to the one you define.  Please note that xsd:integer is unconstrained in
value whereas xsd:int is constrained *almost* exactly as you have defined
it, with the exception that the minInclusive facet of the datatype is set
to -2147483648 (as opposed to -2147483647).

We respectfully suggest that you clarify that xsd:int is the desired type, 
and modify the prose to be consistent with XML Schema Part 2 [2].

6) section Rational number

We indicated in item 2 (above), that two-part values are often better expressed
as two separate values.  However, rational number may be represented as a
user defined (or in this case, WG defined) simple type, as follows:

<xs:schema xmlns:xs="http://www.w3.org/2001/XMLSchema"
	<xs:simpleType name="rational">
				The canonical lexical representation of any
				will be the form of the value reduced to its
				common denominator, and with '1' in the
				if applicable.
		<xs:restriction base="xs:string">
			<xs:pattern value="[0-9]+(/[0-9]+)?"/>

Note that the "c14n" should probably be further elaborated:
Lexical value        Canonical Lexical Rep.
=============        ======================
    "3/6"       ==>        "1/2"
    "15"        ==>        "15/1"

We believe that people will find this definition useful.  

However, the above definition only solves one half of the problem, i.e. that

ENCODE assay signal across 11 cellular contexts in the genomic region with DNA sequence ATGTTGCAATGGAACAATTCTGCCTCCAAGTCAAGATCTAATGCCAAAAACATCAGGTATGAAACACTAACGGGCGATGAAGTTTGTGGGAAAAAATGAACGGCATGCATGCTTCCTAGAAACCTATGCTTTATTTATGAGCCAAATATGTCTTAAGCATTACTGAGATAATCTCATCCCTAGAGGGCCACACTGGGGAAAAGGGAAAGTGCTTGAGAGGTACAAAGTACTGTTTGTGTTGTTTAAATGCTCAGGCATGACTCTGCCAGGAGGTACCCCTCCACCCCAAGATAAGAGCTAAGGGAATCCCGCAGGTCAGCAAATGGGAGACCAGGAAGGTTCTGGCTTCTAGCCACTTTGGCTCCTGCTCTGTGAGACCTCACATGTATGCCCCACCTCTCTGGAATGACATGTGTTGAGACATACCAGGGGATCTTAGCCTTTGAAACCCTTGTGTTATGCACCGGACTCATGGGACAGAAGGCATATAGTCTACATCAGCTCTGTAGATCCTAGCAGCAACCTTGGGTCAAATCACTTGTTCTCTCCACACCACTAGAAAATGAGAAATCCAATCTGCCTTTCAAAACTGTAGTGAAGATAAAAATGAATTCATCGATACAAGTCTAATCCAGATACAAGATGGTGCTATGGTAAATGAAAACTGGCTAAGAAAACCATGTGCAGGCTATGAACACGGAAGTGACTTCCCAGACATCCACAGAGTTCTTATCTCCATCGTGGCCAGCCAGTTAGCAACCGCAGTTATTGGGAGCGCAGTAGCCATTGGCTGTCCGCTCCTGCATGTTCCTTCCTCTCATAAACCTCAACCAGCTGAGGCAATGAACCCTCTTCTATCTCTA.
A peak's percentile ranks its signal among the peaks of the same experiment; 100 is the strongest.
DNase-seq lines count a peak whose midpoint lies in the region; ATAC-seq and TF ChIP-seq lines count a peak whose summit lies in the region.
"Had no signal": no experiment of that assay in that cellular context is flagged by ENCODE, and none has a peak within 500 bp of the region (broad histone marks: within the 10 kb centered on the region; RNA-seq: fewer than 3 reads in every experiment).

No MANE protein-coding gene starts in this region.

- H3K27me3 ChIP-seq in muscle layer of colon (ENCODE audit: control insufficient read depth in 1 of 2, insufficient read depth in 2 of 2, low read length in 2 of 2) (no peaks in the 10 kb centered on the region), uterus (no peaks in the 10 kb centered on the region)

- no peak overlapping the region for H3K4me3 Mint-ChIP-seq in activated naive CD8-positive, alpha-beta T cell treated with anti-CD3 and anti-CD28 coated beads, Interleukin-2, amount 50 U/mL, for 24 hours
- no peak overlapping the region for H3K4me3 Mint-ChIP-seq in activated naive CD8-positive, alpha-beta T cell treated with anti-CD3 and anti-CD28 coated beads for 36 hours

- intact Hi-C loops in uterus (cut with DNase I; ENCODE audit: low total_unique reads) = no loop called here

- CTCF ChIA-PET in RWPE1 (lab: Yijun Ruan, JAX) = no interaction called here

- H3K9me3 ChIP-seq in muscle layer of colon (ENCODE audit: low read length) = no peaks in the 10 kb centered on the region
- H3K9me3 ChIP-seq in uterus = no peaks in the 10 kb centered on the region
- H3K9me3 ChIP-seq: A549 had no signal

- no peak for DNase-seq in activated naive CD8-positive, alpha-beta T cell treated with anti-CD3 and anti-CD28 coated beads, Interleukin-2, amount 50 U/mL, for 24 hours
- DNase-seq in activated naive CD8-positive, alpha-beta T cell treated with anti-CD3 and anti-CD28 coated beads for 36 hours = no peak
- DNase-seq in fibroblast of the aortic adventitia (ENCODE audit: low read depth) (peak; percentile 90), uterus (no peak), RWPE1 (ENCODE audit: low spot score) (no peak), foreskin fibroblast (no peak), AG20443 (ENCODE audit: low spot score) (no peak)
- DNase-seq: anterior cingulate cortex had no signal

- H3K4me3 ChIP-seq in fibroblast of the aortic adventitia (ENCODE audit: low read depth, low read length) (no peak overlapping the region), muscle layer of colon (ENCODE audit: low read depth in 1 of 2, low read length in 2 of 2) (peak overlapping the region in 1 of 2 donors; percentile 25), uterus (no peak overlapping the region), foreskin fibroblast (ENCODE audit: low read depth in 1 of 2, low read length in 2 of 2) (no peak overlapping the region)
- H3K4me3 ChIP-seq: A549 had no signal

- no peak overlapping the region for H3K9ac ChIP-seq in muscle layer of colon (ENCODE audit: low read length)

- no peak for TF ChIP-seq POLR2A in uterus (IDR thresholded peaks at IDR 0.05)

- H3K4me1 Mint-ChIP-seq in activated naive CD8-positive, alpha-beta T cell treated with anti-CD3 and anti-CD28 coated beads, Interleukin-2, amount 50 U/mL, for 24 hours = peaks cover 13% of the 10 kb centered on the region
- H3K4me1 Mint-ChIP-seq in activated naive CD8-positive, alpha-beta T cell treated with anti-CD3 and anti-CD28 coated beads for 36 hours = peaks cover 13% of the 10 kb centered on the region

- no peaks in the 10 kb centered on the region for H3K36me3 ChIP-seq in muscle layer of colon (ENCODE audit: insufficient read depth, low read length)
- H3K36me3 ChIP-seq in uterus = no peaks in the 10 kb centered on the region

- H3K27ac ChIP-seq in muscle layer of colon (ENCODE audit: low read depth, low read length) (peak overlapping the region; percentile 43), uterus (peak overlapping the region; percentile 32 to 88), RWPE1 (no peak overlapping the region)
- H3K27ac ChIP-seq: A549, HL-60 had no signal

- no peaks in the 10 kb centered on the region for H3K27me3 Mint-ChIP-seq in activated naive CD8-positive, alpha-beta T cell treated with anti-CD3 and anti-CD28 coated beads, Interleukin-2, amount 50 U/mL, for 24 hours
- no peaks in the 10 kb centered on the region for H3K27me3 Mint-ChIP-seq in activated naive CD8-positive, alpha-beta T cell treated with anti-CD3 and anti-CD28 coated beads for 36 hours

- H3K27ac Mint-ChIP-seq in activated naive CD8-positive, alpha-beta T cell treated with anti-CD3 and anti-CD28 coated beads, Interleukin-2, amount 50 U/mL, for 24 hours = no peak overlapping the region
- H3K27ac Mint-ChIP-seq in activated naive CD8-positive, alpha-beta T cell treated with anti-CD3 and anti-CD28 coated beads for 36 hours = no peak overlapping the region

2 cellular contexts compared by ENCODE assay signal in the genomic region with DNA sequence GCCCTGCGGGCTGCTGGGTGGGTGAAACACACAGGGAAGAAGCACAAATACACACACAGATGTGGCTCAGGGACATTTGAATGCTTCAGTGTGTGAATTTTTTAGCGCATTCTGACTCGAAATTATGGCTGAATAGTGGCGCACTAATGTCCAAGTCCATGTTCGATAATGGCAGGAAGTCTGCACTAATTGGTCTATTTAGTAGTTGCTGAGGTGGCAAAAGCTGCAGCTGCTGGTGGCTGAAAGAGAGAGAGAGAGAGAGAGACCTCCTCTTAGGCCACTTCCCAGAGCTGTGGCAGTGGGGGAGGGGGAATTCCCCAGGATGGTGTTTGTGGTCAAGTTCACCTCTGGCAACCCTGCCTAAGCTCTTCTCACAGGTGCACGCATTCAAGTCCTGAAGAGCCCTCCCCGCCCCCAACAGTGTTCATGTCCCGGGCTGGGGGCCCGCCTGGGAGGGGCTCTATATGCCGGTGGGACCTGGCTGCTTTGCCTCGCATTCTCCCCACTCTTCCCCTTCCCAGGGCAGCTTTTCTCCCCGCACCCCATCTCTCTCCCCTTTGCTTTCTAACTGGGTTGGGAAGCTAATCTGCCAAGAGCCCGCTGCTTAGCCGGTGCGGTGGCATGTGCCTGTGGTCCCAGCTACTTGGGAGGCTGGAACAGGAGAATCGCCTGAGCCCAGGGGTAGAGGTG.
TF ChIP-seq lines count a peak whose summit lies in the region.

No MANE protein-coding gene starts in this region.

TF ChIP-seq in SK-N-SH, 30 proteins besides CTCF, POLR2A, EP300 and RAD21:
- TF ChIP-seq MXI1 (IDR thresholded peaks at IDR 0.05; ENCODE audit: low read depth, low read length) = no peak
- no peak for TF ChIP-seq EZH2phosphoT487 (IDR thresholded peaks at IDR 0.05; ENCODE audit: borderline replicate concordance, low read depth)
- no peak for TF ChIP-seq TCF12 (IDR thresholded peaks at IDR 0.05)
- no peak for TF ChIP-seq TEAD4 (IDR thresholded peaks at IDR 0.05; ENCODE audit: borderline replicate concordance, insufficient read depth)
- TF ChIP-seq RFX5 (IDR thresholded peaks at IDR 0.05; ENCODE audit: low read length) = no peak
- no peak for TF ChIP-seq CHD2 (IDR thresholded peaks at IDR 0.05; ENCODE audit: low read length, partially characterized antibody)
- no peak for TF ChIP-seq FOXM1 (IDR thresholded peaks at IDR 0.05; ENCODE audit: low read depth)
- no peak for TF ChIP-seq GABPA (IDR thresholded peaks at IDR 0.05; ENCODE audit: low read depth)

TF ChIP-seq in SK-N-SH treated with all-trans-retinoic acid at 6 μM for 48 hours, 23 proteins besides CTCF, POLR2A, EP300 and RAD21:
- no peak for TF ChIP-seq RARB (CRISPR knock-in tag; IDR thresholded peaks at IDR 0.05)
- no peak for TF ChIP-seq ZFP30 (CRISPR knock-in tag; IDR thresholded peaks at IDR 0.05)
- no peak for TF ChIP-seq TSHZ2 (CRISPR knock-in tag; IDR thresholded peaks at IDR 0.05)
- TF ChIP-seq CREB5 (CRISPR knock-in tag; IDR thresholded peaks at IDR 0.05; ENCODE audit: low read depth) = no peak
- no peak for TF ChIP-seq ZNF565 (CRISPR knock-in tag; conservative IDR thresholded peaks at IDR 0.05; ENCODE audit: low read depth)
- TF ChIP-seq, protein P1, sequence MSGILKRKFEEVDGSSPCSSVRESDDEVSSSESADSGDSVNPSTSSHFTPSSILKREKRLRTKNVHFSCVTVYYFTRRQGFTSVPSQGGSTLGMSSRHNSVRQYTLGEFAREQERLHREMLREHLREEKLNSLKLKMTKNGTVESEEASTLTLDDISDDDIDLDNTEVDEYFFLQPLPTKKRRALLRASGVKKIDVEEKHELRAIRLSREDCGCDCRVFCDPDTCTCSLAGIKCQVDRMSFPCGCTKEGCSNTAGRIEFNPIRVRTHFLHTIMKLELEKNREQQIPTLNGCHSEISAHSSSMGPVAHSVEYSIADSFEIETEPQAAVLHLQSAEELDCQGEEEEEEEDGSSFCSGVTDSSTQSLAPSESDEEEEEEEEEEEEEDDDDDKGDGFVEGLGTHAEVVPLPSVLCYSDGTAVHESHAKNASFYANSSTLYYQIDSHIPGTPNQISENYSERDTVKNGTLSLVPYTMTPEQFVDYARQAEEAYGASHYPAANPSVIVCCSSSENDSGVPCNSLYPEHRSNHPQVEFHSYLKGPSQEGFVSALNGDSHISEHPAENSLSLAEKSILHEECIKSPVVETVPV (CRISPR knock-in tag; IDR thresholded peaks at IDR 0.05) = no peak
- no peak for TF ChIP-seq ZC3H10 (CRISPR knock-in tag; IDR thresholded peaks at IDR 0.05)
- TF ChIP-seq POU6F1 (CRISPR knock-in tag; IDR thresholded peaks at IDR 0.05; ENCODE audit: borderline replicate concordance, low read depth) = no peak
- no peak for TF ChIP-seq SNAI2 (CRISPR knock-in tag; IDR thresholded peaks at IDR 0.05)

it describes *only* the lexical representation.  Binding a lexical
representation to
a value space (unfortunately) is not easy; it requires operator definition, and 
must be carefully described since processors which understand simple types will 
be expected to do the arithmetic.  Such expectations are (we believe) essential
for interoperability.

We invite you to raise the issue of the need for a rational number with the
XML Schema WG, since that is the only way this issue can really be resolved.
In the meantime, we suggest that you note in the REC that use of this rational 
type may be harmful to interoperability.

7) section 2.2 (html editorial issue)

The anchor (hyperlink) for http://www.w3.org/2002/11/08-ccpp has the trailing
'#' in bold.  [ed. note:  I believe this variation is invisible in some

8) section (editorial blip)

The sentence "Compare the above attribute value, which is a sequence containing
element, with the a simple value as shown in figure 4-5 above." has "the a"
the second comma.

[1] http://www.w3.org/TR/2002/WD-CCPP-struct-vocab-20021108/
[2] http://www.w3.org/TR/xmlschema-2/
Received on Tuesday, 11 February 2003 08:37:18 UTC